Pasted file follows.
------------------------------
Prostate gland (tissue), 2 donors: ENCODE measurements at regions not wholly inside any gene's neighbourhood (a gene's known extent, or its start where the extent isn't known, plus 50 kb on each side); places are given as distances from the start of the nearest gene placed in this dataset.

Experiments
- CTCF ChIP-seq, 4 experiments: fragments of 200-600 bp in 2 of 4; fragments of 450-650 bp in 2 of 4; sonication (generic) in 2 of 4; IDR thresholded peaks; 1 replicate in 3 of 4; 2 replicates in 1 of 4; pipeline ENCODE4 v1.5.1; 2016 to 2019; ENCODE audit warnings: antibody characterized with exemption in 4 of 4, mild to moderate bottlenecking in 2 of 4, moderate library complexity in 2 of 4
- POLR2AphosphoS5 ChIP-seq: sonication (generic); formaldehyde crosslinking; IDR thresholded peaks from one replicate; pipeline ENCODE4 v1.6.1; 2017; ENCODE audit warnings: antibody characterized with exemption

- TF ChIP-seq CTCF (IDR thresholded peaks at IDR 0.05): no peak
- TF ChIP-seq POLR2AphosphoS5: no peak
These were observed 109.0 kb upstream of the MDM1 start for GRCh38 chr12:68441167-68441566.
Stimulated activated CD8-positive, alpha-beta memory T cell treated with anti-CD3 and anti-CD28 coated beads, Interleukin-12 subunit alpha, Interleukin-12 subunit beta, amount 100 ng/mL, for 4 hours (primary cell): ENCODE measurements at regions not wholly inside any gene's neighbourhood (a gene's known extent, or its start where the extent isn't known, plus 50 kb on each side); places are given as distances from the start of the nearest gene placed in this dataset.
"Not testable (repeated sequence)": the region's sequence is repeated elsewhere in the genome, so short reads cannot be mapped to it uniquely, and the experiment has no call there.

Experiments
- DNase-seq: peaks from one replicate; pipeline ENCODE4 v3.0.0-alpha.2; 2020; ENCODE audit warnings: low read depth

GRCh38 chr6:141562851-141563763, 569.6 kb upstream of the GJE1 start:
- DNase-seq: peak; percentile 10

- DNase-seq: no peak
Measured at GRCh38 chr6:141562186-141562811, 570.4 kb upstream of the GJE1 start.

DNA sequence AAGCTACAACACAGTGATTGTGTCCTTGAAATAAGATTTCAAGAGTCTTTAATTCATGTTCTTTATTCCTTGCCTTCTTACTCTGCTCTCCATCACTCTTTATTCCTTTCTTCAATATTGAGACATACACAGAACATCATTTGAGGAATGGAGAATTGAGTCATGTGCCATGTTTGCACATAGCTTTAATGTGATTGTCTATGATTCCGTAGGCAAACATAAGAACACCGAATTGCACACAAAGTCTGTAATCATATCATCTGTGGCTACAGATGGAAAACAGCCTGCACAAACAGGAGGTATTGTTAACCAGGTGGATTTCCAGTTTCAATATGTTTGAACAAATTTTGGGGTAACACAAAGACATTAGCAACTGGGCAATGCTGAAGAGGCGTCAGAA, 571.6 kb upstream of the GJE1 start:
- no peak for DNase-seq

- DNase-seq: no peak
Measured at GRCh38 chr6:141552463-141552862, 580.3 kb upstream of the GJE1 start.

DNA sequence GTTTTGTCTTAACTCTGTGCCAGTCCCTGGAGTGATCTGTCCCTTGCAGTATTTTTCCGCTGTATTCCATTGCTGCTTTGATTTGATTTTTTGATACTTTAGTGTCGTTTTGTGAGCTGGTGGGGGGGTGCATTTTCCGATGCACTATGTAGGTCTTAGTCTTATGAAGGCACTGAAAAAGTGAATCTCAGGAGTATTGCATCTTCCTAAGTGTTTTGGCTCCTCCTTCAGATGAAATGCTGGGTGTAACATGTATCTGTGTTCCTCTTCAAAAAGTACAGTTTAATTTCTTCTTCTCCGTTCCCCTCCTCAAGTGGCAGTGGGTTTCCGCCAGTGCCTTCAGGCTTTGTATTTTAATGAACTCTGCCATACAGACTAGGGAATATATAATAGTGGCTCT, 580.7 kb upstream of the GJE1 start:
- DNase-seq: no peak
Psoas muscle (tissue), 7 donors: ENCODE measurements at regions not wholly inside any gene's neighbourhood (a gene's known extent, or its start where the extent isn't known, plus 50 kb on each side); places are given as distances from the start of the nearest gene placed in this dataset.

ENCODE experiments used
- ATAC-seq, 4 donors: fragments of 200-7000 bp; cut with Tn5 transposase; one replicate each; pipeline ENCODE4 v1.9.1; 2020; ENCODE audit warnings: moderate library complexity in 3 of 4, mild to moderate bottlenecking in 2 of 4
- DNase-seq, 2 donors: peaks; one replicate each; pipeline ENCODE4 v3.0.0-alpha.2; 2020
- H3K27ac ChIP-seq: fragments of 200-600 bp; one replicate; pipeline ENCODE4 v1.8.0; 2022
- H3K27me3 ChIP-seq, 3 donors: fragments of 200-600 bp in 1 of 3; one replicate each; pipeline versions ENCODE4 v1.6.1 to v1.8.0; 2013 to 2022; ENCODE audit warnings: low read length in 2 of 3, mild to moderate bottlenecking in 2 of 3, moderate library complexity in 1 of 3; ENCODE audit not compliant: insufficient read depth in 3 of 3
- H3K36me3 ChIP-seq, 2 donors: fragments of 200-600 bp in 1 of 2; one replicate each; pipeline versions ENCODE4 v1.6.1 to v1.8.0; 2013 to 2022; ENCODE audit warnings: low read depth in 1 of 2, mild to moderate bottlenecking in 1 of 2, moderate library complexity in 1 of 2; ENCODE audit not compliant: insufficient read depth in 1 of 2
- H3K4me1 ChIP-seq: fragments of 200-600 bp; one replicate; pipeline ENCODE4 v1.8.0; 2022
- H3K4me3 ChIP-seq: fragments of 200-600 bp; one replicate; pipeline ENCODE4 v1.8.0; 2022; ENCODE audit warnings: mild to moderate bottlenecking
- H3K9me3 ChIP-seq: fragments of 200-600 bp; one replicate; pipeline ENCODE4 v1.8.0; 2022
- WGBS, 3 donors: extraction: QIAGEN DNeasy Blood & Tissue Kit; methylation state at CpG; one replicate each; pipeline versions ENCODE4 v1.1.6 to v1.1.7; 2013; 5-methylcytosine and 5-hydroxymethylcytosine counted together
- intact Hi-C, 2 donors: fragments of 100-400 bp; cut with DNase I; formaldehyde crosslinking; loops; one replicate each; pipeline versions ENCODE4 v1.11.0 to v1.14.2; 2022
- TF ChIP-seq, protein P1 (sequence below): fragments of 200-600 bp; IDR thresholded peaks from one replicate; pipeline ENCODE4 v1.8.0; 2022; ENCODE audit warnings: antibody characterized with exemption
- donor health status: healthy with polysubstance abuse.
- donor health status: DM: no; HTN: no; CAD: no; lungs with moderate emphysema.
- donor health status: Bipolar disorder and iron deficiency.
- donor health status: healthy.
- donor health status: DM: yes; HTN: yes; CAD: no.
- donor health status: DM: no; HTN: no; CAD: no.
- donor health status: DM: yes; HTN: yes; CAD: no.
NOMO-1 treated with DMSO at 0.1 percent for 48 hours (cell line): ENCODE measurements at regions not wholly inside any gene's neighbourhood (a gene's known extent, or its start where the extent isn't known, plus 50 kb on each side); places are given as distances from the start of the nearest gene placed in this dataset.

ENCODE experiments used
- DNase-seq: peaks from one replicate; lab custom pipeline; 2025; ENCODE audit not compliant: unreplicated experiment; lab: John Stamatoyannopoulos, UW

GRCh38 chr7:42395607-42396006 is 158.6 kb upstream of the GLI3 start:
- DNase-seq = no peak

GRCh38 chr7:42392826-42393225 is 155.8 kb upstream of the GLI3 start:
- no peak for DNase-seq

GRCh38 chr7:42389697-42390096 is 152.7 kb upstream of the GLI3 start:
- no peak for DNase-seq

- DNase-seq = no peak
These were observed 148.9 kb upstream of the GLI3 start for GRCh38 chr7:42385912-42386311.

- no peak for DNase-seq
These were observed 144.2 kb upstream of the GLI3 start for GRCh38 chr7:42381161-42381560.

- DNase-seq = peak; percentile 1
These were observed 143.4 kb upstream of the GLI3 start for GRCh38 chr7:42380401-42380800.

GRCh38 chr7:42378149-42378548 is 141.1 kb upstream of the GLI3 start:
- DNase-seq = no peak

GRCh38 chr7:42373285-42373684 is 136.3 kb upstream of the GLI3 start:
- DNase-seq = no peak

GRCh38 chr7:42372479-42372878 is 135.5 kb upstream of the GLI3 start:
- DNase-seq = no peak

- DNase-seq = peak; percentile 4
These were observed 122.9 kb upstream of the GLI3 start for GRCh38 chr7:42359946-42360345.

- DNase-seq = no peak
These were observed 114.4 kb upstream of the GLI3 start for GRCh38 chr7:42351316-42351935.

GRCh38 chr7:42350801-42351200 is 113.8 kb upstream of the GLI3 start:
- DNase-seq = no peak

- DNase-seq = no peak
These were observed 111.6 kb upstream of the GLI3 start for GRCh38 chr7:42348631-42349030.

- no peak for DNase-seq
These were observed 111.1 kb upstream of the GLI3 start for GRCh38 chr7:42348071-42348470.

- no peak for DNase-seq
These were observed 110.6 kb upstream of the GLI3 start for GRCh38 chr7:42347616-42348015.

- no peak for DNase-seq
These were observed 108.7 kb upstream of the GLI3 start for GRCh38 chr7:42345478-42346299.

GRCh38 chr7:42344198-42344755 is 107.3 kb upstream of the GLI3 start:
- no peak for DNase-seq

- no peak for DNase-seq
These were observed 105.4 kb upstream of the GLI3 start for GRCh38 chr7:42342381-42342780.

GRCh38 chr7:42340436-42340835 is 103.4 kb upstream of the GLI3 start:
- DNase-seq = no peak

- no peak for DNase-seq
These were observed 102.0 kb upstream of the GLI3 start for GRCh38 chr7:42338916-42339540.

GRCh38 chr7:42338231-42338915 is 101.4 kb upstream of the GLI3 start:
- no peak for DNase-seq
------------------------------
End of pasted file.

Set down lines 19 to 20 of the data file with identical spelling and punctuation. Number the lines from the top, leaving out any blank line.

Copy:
Measured at GRCh38 chr6:141552463-141552862, 580.3 kb upstream of the GJE1 start.

DNA sequence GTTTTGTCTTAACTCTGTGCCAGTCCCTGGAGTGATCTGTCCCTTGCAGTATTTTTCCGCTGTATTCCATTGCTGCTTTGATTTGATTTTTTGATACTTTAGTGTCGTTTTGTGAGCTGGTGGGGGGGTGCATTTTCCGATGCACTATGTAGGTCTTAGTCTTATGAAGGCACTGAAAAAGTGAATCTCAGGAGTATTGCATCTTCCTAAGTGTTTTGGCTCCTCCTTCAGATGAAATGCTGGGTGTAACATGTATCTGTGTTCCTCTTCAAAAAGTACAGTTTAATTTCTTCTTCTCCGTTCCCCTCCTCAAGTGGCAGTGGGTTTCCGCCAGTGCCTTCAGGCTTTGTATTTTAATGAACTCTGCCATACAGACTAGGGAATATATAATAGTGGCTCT, 580.7 kb upstream of the GJE1 start: